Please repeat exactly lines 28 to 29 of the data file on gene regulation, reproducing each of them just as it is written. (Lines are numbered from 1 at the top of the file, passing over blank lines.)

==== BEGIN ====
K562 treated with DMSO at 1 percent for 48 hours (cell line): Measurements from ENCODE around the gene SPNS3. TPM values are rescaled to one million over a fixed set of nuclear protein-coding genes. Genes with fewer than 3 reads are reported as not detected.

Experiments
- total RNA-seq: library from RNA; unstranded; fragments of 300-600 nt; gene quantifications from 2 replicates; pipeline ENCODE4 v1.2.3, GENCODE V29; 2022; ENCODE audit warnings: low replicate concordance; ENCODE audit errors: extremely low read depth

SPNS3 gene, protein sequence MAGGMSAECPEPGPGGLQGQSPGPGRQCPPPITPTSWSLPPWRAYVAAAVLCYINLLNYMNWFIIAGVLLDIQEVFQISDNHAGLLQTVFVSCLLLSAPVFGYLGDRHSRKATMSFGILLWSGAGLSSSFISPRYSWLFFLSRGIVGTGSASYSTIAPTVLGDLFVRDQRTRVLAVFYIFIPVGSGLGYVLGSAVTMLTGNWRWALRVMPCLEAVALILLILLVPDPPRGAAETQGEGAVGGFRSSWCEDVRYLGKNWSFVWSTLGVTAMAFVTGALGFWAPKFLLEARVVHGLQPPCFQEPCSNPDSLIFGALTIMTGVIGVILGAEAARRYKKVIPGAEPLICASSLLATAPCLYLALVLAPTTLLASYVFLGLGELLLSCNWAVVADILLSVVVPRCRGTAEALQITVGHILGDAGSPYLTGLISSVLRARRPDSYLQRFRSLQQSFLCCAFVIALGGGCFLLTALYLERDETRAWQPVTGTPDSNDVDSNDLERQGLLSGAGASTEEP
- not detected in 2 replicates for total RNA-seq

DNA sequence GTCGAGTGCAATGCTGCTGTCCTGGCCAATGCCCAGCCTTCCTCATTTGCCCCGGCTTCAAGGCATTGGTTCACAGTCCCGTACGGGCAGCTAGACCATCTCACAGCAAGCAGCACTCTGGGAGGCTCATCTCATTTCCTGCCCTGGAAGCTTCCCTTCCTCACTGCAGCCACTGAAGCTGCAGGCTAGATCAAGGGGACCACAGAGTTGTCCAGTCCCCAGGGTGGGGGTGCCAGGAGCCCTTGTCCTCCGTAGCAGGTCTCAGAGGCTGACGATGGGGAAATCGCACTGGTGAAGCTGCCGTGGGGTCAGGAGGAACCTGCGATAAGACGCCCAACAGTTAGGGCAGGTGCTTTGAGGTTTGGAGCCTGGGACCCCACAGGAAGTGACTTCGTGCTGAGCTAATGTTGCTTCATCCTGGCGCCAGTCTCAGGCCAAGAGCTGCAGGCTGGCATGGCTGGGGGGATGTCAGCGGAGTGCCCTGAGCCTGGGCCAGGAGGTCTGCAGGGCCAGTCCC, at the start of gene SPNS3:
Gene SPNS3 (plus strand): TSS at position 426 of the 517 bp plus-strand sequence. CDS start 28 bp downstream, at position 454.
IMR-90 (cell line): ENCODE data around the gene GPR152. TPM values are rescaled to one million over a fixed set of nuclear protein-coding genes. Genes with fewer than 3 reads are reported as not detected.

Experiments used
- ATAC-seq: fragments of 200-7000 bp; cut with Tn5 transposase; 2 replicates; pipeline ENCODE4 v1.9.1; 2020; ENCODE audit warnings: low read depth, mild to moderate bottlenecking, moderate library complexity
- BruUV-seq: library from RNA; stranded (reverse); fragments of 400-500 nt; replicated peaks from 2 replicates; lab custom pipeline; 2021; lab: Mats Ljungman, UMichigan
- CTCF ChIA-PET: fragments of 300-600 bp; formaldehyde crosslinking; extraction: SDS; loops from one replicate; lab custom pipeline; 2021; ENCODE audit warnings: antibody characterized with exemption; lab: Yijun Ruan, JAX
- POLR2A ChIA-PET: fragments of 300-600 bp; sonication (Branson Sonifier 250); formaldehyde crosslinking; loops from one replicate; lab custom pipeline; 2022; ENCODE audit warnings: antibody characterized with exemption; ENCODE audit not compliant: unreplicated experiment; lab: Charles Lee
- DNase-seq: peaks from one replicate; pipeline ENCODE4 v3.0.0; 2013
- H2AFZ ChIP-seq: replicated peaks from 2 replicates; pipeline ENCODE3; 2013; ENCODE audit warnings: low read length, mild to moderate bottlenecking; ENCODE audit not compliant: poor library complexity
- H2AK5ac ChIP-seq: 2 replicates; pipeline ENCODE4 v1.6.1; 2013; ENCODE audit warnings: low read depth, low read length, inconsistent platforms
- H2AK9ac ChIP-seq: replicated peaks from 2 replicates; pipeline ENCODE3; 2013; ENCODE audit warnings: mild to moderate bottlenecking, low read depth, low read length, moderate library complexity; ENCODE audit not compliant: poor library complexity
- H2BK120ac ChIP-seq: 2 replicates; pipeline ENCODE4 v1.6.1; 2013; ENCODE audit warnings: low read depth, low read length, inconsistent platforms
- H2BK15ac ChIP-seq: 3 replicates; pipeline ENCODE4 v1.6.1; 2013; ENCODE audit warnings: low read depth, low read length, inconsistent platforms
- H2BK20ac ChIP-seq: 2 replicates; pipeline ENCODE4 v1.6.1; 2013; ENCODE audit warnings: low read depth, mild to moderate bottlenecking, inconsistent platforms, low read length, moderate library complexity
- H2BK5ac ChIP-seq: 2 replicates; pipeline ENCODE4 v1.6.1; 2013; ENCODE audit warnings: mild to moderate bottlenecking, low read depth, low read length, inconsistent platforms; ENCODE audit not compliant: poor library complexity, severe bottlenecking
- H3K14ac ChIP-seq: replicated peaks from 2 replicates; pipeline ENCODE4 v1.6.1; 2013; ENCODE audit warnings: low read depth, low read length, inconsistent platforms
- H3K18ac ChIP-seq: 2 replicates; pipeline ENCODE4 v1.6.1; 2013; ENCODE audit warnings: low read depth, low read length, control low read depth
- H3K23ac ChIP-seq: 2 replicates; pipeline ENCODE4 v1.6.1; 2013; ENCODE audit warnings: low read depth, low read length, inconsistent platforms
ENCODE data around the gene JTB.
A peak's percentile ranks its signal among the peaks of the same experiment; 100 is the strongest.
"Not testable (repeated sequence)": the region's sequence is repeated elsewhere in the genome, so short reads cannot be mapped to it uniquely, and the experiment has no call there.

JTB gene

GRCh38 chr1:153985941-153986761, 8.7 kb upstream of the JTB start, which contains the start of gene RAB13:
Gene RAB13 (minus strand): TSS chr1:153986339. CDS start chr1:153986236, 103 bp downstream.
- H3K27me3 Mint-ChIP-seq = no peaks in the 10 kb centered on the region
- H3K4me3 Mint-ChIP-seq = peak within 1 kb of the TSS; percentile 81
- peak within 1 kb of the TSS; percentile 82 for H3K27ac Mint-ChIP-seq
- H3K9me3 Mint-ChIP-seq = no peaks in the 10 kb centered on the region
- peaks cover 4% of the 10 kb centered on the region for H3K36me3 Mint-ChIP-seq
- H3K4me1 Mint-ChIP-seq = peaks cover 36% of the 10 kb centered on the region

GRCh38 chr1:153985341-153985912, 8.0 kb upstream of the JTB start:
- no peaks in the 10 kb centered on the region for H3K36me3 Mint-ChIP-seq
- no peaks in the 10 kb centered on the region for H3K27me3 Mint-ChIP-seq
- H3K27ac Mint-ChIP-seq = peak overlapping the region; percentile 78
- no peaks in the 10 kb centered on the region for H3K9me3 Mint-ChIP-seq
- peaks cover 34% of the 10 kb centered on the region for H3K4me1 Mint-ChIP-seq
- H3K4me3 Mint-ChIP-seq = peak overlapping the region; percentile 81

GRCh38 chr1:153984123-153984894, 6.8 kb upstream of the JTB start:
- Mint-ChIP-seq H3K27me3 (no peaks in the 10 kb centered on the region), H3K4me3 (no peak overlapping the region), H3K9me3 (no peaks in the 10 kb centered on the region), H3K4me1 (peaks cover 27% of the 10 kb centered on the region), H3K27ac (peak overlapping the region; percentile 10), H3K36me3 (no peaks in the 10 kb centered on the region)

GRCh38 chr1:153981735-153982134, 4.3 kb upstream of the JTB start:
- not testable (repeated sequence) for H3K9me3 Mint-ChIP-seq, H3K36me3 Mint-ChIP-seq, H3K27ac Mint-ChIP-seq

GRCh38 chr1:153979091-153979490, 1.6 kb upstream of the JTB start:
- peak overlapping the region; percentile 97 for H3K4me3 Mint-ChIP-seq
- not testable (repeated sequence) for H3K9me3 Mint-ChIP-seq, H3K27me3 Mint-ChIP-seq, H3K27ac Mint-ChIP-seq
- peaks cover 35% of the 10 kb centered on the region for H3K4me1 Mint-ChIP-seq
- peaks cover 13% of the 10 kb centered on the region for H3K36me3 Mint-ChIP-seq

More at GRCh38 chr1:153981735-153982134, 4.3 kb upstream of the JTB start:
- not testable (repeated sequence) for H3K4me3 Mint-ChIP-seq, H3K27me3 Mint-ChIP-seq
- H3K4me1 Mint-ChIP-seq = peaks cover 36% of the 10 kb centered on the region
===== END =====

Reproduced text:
JTB gene

GRCh38 chr1:153985941-153986761, 8.7 kb upstream of the JTB start, which contains the start of gene RAB13: